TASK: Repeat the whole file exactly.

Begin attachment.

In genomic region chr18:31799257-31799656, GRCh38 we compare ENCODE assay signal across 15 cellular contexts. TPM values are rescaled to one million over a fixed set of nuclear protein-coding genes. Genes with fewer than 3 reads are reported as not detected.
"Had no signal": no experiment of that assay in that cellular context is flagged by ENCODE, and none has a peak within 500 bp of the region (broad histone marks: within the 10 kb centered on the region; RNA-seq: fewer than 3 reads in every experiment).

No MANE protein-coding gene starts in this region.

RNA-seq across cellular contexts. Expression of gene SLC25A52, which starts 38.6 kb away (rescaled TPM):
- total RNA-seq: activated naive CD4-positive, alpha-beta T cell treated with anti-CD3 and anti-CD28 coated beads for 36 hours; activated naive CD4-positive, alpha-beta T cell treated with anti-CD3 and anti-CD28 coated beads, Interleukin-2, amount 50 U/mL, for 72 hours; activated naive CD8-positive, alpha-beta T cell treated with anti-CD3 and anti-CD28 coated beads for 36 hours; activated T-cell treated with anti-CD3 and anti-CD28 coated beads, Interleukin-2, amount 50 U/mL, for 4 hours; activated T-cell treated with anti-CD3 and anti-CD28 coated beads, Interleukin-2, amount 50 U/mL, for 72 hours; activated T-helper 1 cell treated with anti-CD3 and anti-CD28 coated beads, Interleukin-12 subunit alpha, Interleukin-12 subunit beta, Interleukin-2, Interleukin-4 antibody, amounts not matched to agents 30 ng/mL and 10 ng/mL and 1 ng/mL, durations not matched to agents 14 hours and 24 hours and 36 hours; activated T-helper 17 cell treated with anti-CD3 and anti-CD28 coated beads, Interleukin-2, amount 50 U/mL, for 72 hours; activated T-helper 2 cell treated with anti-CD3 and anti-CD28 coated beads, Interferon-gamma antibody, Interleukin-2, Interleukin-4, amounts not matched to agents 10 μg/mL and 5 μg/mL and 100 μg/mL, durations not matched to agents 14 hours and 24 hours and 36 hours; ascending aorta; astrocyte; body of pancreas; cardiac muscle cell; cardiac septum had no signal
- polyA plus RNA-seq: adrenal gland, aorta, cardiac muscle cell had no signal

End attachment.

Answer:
In genomic region chr18:31799257-31799656, GRCh38 we compare ENCODE assay signal across 15 cellular contexts. TPM values are rescaled to one million over a fixed set of nuclear protein-coding genes. Genes with fewer than 3 reads are reported as not detected.
"Had no signal": no experiment of that assay in that cellular context is flagged by ENCODE, and none has a peak within 500 bp of the region (broad histone marks: within the 10 kb centered on the region; RNA-seq: fewer than 3 reads in every experiment).

No MANE protein-coding gene starts in this region.

RNA-seq across cellular contexts. Expression of gene SLC25A52, which starts 38.6 kb away (rescaled TPM):
- total RNA-seq: activated naive CD4-positive, alpha-beta T cell treated with anti-CD3 and anti-CD28 coated beads for 36 hours; activated naive CD4-positive, alpha-beta T cell treated with anti-CD3 and anti-CD28 coated beads, Interleukin-2, amount 50 U/mL, for 72 hours; activated naive CD8-positive, alpha-beta T cell treated with anti-CD3 and anti-CD28 coated beads for 36 hours; activated T-cell treated with anti-CD3 and anti-CD28 coated beads, Interleukin-2, amount 50 U/mL, for 4 hours; activated T-cell treated with anti-CD3 and anti-CD28 coated beads, Interleukin-2, amount 50 U/mL, for 72 hours; activated T-helper 1 cell treated with anti-CD3 and anti-CD28 coated beads, Interleukin-12 subunit alpha, Interleukin-12 subunit beta, Interleukin-2, Interleukin-4 antibody, amounts not matched to agents 30 ng/mL and 10 ng/mL and 1 ng/mL, durations not matched to agents 14 hours and 24 hours and 36 hours; activated T-helper 17 cell treated with anti-CD3 and anti-CD28 coated beads, Interleukin-2, amount 50 U/mL, for 72 hours; activated T-helper 2 cell treated with anti-CD3 and anti-CD28 coated beads, Interferon-gamma antibody, Interleukin-2, Interleukin-4, amounts not matched to agents 10 μg/mL and 5 μg/mL and 100 μg/mL, durations not matched to agents 14 hours and 24 hours and 36 hours; ascending aorta; astrocyte; body of pancreas; cardiac muscle cell; cardiac septum had no signal
- polyA plus RNA-seq: adrenal gland, aorta, cardiac muscle cell had no signal